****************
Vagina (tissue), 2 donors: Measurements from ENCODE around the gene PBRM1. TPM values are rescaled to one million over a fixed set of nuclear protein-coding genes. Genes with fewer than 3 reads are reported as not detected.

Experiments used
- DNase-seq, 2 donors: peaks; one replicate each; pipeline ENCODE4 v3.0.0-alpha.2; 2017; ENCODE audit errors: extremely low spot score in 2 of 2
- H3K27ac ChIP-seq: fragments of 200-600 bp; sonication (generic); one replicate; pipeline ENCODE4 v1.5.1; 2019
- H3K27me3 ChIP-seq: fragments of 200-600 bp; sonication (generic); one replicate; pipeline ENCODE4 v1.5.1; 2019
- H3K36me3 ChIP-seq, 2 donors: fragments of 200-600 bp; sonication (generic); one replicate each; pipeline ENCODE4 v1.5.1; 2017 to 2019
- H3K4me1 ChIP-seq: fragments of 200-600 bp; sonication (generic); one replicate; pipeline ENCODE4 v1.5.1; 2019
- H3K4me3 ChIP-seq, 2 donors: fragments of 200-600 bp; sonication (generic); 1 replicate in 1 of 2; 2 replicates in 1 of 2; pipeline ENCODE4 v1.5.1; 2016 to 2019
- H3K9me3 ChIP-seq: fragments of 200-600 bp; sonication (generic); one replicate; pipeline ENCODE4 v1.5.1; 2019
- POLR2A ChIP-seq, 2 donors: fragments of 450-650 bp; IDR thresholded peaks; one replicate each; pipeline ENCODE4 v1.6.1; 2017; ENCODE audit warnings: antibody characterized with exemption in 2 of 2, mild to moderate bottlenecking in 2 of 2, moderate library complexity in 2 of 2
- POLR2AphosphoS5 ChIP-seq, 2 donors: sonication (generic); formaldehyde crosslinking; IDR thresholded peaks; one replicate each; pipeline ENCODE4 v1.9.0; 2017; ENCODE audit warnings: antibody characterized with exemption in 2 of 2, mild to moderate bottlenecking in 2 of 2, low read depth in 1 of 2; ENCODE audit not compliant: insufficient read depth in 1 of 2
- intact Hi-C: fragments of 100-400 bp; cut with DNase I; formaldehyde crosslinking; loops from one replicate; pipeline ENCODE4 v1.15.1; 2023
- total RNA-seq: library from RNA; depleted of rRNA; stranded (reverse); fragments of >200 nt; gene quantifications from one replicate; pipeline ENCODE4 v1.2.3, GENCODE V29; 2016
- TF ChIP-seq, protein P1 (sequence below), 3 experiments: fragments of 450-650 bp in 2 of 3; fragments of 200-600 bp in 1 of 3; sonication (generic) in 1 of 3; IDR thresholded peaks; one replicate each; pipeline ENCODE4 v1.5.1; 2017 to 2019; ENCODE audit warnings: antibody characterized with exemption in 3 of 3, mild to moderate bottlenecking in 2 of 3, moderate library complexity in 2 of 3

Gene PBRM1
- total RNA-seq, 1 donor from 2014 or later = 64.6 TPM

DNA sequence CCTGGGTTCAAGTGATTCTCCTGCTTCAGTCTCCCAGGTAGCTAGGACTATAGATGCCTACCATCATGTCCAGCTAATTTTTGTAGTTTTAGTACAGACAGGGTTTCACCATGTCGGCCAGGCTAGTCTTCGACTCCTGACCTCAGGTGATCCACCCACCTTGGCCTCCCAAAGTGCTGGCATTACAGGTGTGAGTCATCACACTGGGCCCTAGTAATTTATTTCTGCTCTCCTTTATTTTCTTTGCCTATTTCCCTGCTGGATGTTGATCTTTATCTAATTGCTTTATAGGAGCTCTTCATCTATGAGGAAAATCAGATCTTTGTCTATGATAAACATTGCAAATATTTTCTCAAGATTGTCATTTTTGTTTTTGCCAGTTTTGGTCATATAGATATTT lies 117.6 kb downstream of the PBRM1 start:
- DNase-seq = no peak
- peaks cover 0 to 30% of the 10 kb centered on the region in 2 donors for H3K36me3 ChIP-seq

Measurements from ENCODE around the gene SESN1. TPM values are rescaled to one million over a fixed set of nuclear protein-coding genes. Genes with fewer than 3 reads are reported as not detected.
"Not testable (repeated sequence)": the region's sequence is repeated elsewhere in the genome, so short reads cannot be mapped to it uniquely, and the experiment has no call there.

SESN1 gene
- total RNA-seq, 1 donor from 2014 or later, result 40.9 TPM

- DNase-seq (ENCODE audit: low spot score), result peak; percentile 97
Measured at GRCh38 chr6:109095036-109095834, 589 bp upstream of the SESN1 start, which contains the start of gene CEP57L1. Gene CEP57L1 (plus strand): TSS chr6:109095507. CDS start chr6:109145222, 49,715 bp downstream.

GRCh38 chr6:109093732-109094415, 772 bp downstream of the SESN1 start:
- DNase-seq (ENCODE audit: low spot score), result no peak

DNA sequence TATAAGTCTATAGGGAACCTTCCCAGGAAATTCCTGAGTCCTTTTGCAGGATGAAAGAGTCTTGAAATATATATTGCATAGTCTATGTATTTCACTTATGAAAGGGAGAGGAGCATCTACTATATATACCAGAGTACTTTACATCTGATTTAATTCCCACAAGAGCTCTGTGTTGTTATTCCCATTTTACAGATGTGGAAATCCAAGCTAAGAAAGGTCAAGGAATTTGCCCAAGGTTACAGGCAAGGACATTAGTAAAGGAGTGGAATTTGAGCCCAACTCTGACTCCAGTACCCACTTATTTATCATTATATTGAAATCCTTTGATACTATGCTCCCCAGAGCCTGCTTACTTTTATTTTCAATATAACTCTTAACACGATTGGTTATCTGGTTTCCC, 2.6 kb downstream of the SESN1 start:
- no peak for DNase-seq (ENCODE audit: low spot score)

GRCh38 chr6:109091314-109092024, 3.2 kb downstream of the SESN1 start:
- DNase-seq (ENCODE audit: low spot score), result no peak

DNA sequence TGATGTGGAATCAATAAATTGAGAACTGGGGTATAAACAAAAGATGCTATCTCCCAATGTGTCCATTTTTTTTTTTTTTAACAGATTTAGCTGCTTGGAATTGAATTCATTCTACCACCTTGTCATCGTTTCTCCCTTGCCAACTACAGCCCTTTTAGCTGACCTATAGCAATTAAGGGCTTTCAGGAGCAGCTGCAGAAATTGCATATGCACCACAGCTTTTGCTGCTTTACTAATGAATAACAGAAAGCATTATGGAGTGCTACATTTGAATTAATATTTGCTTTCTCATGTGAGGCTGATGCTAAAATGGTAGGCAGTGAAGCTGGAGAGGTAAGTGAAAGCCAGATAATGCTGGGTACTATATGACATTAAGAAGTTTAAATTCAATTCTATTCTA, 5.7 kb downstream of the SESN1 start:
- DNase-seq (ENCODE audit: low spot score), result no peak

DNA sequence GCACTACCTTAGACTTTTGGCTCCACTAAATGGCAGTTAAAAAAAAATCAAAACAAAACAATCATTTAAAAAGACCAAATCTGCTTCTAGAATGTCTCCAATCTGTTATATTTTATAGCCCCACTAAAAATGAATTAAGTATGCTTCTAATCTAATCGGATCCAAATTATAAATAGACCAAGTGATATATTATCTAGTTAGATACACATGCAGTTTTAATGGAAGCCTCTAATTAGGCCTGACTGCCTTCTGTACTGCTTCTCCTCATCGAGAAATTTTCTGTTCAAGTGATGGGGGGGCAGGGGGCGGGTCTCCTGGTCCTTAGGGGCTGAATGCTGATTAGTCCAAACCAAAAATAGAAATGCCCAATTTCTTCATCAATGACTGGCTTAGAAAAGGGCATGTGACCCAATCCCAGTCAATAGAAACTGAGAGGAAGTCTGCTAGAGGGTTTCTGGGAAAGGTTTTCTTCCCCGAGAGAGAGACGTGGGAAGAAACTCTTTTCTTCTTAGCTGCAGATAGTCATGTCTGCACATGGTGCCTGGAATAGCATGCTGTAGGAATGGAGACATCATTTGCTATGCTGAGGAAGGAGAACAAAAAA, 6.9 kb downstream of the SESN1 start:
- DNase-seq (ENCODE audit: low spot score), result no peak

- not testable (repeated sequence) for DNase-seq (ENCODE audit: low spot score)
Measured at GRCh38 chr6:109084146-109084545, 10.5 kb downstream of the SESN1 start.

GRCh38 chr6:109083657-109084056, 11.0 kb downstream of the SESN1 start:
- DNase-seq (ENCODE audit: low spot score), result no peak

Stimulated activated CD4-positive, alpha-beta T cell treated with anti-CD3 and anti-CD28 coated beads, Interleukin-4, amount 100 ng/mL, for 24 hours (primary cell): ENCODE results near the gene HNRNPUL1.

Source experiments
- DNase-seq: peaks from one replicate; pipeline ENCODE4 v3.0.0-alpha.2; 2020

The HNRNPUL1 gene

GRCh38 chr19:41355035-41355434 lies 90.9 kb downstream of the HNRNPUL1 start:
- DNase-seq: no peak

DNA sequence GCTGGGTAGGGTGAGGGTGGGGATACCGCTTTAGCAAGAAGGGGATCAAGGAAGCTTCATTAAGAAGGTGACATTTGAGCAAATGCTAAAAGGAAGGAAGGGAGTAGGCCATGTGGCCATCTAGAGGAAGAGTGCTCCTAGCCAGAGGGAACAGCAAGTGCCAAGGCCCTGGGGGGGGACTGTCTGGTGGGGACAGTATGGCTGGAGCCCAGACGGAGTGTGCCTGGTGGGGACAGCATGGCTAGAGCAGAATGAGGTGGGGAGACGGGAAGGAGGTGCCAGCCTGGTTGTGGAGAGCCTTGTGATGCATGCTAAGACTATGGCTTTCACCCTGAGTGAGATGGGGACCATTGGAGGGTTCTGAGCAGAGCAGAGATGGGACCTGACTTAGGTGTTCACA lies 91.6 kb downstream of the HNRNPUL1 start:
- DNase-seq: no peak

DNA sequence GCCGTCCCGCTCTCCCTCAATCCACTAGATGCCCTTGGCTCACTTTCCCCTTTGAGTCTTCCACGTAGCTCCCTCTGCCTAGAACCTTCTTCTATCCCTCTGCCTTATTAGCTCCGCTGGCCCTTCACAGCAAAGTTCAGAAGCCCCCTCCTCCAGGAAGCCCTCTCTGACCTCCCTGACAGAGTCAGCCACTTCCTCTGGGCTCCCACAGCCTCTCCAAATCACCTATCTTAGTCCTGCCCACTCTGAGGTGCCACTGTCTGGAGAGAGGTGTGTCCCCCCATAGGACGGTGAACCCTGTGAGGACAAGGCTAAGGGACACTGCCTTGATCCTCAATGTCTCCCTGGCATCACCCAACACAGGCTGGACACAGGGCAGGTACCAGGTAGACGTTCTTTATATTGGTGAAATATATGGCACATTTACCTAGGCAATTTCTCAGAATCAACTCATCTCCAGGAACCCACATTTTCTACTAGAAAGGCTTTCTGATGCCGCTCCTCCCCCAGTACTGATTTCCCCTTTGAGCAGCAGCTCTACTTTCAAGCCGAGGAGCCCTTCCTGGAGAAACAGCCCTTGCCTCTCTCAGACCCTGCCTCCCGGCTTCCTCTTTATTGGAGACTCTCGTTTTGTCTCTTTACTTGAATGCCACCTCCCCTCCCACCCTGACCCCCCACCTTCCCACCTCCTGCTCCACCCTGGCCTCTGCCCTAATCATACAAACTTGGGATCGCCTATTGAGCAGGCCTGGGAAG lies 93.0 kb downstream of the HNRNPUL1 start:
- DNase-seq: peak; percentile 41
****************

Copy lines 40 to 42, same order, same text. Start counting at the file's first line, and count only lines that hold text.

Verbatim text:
Stimulated activated CD4-positive, alpha-beta T cell treated with anti-CD3 and anti-CD28 coated beads, Interleukin-4, amount 100 ng/mL, for 24 hours (primary cell): ENCODE results near the gene HNRNPUL1.

Source experiments
- DNase-seq: peaks from one replicate; pipeline ENCODE4 v3.0.0-alpha.2; 2020